A holiday comedy show

7 p.m. at 158 W. 72nd St.

Make your way to the Triad Theater on the Upper West Side for a night of holiday-themed fun. Comedians seen on the “Late Show with Stephen Colbert” and “Late Night with Seth Meyers” will appear. The show will be hosted by comedian and “New York’s Got Talent” finalist Jen Kay. Tickets to the show start at $18.

SaturdayView the world’s largest gingerbread village

8 a.m.-8 p.m. at 88 Essex St.

Artist Jon Lovitch — who holds the Guinness World Record for the largest gingerbread village — is bringing GingerBread Lane to Essex Market after two years. Lovitch is making 1,500 gingerbread houses this year, and 500 will be on display in New York City. View the roofs made of jelly beans and candy cane decorations until Jan. 15.

A musical quartet at the Met

6-7 p.m. at the Metropolitan Museum of Art

See the Catalyst Quartet, a Grammy-winning contemporary musical group, at the Metropolitan Museum of Art for the last time this Saturday. The quartet is the museum’s “quartet-in-residence” this year, and there will be multiple performances throughout the night, with shows at 6 p.m., 7 p.m. and 8 p.m. The concert is free with museum admission, which is also free or pay-what-you-wish.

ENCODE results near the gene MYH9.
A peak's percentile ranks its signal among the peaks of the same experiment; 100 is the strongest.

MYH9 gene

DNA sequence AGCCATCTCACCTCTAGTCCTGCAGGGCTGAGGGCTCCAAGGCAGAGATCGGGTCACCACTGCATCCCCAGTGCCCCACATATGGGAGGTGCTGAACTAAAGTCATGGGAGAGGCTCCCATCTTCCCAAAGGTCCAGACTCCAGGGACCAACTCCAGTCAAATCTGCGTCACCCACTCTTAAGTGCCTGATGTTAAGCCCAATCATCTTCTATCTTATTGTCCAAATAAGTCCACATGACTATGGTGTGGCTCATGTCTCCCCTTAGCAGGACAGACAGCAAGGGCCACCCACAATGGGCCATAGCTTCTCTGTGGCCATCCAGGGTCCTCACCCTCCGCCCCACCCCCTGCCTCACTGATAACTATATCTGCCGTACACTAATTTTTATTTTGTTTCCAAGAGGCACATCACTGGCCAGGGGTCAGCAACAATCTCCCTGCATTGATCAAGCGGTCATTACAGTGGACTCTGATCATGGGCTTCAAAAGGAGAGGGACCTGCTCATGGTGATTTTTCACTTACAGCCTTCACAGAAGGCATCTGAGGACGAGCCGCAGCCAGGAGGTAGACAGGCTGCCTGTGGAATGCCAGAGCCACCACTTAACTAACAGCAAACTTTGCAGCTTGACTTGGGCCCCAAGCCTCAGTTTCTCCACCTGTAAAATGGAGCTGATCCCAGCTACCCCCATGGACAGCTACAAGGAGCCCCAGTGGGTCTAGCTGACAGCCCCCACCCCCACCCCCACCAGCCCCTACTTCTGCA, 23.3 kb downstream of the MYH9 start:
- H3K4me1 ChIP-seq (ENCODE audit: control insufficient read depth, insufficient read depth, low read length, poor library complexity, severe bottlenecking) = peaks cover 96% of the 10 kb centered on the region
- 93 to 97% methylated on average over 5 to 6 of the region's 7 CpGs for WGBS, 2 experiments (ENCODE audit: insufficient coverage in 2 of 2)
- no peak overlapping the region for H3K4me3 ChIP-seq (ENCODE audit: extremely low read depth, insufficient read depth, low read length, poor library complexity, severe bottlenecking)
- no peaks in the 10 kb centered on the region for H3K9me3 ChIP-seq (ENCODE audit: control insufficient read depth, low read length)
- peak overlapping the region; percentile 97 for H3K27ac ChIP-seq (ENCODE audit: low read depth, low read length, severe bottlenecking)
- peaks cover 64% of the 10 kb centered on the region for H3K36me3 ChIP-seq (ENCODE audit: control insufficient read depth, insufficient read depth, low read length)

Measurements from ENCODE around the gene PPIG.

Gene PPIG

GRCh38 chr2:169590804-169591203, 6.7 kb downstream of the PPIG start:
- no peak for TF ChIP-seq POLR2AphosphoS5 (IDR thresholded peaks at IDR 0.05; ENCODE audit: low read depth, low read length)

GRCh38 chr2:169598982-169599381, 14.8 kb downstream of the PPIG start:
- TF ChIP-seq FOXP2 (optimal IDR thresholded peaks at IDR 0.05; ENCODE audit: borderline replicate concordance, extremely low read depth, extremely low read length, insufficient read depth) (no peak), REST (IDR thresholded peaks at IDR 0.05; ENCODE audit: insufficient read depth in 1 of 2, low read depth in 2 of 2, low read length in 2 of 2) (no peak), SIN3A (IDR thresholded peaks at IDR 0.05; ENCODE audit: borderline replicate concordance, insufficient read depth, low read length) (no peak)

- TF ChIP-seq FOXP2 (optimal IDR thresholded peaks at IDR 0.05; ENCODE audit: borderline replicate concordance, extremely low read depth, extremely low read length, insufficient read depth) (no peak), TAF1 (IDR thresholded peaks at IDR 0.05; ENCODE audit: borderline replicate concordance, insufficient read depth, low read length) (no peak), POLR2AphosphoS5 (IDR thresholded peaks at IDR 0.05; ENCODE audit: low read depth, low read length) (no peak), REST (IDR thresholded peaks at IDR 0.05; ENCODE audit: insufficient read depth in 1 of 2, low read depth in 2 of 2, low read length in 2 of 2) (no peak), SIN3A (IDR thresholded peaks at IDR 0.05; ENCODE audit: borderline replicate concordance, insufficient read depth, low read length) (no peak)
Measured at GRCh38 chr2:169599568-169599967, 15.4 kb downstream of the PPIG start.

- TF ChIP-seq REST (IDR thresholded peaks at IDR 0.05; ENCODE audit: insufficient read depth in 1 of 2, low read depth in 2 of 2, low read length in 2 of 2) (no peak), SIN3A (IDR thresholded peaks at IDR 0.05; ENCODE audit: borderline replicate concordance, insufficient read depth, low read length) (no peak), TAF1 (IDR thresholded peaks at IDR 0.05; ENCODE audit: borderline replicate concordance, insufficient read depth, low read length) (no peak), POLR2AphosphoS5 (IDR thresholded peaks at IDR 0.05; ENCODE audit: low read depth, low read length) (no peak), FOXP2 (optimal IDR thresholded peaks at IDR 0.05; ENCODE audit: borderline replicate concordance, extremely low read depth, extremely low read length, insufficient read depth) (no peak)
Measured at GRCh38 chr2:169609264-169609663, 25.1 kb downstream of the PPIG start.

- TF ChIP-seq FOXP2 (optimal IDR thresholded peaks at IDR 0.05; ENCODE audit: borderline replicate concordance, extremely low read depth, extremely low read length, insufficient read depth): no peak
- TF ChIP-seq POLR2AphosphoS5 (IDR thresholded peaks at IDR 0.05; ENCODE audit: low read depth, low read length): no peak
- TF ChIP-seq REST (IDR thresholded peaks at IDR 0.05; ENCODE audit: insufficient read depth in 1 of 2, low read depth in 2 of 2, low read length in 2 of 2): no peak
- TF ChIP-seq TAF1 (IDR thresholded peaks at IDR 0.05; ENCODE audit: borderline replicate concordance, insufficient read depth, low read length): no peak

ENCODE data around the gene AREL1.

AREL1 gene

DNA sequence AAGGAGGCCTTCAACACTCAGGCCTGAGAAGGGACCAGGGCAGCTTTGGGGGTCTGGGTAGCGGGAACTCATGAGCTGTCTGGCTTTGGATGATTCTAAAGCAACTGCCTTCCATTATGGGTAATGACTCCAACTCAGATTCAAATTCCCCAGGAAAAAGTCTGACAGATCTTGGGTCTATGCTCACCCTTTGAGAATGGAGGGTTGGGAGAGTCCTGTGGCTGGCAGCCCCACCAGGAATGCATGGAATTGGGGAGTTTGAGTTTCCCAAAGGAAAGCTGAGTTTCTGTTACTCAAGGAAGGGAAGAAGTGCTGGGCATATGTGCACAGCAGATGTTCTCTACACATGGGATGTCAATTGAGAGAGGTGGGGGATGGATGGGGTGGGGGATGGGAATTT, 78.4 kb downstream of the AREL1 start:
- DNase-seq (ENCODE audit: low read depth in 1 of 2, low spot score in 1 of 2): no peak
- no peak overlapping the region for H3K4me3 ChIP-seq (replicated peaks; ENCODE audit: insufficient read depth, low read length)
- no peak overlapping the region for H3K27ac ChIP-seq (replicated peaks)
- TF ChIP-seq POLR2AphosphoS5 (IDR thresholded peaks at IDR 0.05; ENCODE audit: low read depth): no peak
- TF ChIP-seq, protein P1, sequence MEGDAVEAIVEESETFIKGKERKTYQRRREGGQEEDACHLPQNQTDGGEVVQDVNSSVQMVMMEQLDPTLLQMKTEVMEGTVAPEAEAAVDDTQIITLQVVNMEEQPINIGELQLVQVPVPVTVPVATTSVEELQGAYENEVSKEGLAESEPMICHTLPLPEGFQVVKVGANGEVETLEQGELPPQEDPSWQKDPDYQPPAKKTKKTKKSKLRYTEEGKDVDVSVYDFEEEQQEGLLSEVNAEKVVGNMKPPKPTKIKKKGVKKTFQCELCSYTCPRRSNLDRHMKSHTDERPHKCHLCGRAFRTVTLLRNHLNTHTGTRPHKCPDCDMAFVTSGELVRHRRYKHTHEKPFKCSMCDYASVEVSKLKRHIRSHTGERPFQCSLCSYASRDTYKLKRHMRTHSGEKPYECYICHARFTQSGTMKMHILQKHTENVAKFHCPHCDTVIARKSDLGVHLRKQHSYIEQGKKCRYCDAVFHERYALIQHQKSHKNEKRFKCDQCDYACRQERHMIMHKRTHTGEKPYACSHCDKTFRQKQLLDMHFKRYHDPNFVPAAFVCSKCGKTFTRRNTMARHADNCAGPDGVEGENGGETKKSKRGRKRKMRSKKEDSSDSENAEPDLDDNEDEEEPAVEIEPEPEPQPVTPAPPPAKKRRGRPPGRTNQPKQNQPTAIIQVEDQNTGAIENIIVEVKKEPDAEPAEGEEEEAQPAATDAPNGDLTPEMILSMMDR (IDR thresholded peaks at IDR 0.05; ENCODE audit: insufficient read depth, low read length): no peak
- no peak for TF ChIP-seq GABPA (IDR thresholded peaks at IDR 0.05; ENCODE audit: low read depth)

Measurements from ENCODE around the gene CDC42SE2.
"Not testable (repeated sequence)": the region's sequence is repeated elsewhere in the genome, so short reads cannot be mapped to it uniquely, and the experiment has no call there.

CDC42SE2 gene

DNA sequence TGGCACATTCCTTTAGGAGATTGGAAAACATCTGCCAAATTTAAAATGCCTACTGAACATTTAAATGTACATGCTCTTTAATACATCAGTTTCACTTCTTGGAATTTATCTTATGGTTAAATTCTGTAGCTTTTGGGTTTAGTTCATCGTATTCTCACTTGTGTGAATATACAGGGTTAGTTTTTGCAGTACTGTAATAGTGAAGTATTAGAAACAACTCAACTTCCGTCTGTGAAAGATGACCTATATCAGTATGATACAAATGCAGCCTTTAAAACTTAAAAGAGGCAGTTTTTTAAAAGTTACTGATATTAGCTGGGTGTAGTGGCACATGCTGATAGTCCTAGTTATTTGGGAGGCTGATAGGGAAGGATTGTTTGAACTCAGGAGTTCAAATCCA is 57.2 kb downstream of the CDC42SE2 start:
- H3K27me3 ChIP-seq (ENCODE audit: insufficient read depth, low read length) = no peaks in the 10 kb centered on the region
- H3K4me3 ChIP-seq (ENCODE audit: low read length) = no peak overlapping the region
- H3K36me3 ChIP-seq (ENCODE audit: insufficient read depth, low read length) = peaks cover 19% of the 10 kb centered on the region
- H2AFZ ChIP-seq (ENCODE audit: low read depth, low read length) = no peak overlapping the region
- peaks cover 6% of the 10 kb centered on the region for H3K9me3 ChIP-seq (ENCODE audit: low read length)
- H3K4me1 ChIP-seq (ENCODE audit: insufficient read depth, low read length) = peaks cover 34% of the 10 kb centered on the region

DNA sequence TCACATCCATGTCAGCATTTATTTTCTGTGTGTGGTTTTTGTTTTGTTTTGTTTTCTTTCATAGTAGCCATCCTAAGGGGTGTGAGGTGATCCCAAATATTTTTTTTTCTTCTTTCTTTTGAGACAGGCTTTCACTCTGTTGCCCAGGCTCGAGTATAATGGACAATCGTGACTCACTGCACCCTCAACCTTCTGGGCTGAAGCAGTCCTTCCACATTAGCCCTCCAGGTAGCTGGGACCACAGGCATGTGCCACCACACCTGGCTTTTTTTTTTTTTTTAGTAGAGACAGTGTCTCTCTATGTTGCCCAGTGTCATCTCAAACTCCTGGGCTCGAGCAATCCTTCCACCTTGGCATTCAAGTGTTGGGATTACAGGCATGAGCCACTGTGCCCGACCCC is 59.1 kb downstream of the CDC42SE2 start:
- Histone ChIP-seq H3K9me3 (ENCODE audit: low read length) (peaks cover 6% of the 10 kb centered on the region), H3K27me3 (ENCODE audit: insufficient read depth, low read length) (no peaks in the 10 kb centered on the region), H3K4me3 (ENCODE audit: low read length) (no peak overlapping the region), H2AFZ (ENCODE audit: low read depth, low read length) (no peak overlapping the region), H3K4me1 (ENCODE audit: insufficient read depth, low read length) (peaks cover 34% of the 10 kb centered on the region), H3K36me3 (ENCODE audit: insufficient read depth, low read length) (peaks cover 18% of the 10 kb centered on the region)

SundayA musical about a road trip and family

2 p.m and 7 p.m. at 131 W. 55th St.

Watch “Where the Mountain Meets the Sea,” a story of a son’s mission to connect with his father, written by Jeff Augustin. The musical features live folk songs from The Bengsons as a Haitian immigrant takes a road trip from Miami to California. His son, Jonah, makes the same trip years later and discovers that he adopted his father’s love for Appalachian folk music. Tickets from the Manhattan Theatre Club start at $69.

Two films about the past and the future of the Philippines 

1:30 p.m. at the Museum of Modern Art

See “Signos(Omens)” and “Aliwan Paradise” on their second and last day at the MoMA on Sunday. “Signos,” is a documentary that centers issues regarding the Philippines’ economy and violence in the country under former president and dictator Ferdinand Marcos, and “Aliwan Paradise” is a satire that criticizes the romanticization of poverty and the Filipino film industry. Student tickets cost $8, and general admission is $12.

Contact Carmo Moniz at [email protected]